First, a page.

- JTBD + ODI
- Innovation Consulting
- JTBD Institute Europe
- Blogs & Podcasts
- Books & Papers
- About us
While the understanding of innovation used to be strongly technology-driven, we have known for some years that the market and customer needs are equally important drivers of innovation. Consequently, more and more companies put the customer at the center of their innovation efforts. Listening to the voice of the customer has become the undisputed prerequisite for successful innovation, and customers find themselves involved in various phases of the innovation process, be it in common ideation sessions, in concept development or prototyping testing.
Still, many innovation projects fail to achieve great market success, either because they do not address true customer needs, or because the improvement they deliver is only marginal from the customer’s point of view.
Why is that? Why are the many attempts of companies to innovate in a customer-oriented way not crowned by success? Is the market-pull approach to innovation perhaps not as effective as one would have thought?
In my opinion, there is nothing wrong with the “market-pull” concept itself, but the key to success lies in its practical implementation. Innovation is to some extent a force of “creative destruction“, as Joseph Schumpeter stated as early as 1942. He was well aware, that in order to create something new, it is necessary to change, displace and ultimately destroy old structures. This process may be painful but necessary, so that improvements and progress can take place.
During the process of innovating, the “new”, however, is not yet tangible, and so people tend to cling to the familiar. This applies to product developers who orientate themselves towards existing products, processes, or technologies (a phenomenon called “functional fixedness“). This also applies to customers who – when asked directly – can only ever formulate their needs in relation to something they know (we all know the quote from Henry Ford “If I had asked people what they wanted, they would have said faster horses”).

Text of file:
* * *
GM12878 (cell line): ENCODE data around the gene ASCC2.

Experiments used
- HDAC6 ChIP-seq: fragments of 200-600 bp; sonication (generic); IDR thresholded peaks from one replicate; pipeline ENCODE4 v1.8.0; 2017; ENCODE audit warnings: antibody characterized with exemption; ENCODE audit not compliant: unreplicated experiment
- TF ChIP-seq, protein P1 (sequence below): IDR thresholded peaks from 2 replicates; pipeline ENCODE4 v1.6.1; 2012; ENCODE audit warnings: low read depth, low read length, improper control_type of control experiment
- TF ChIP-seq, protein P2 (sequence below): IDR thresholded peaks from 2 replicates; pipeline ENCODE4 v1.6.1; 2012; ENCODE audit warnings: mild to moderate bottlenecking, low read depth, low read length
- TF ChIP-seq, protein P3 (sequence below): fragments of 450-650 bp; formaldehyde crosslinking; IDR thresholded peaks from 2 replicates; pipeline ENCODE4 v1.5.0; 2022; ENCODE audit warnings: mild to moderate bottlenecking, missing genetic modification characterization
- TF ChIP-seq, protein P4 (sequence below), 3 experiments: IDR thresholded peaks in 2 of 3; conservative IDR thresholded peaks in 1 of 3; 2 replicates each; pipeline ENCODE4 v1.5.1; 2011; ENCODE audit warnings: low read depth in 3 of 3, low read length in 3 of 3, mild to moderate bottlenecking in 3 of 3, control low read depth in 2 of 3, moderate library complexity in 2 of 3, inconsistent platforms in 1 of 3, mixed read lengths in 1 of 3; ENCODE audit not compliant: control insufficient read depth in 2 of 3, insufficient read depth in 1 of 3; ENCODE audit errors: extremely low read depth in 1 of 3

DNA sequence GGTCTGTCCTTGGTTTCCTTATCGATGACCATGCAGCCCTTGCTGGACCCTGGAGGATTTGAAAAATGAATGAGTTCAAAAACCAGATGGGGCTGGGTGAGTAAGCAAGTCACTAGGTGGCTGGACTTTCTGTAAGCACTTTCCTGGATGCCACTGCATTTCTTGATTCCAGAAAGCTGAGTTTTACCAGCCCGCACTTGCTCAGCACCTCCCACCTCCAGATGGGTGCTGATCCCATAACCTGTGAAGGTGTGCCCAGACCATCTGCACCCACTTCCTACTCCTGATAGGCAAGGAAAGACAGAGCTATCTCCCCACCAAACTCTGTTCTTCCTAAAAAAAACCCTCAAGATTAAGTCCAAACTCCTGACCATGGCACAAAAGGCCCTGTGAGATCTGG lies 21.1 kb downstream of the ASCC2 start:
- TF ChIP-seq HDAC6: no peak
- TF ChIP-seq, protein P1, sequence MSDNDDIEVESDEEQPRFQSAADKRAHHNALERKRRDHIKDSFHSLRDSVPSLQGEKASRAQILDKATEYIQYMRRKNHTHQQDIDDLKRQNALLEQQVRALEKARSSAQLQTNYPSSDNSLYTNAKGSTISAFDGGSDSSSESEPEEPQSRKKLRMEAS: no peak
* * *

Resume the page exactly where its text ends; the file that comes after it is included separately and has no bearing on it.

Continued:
Not only people, also systems like markets tend to stick to the familiar. While product variety is extremely big in very young markets – many different versions of more or less the same products, but completely different product architectures – at some point a “dominant design” emerges. The dominant design or product archetype sets a de-facto standard of how a solution in this market generally looks like, and subsequent innovations will orientate themselves on this standard.
This article uses the hair dryer as an example: for over a hundred years a hair dryer has been an electrical device that blows hot air onto hair. When innovating a product like a hair dryer, product development teams tend to ask themselves: How can we develop a new hair dryer? The result will be a hair dryer with many temperature levels, or hairdryers for curly or straight hair, super-fast hairdryers, hairdryers for sensitive hair and so on.
But is it really about the hair dryer? Or should innovation rather be focused on people who want to have dry hair? Probably the job customers are trying to get done when using a hair dryer – that is to get their wet hair dry – could be solved by completely different and maybe better solutions, for example by a hair-vacuum cleaner, a towel using hyper-absorbing materials or by a solution of cleaning your hair without making it wet.
Both aspects: 1) the human trait of struggling to think out-of-the-box, as well as 2) product archetypes and dominant designs, create a force towards incremental innovation, to improve more and better product features instead of focusing on the question how to create true value. The consequences are an increasing product monotony and tendency to standardization, price competition, and ultimately, the threat of being disrupted.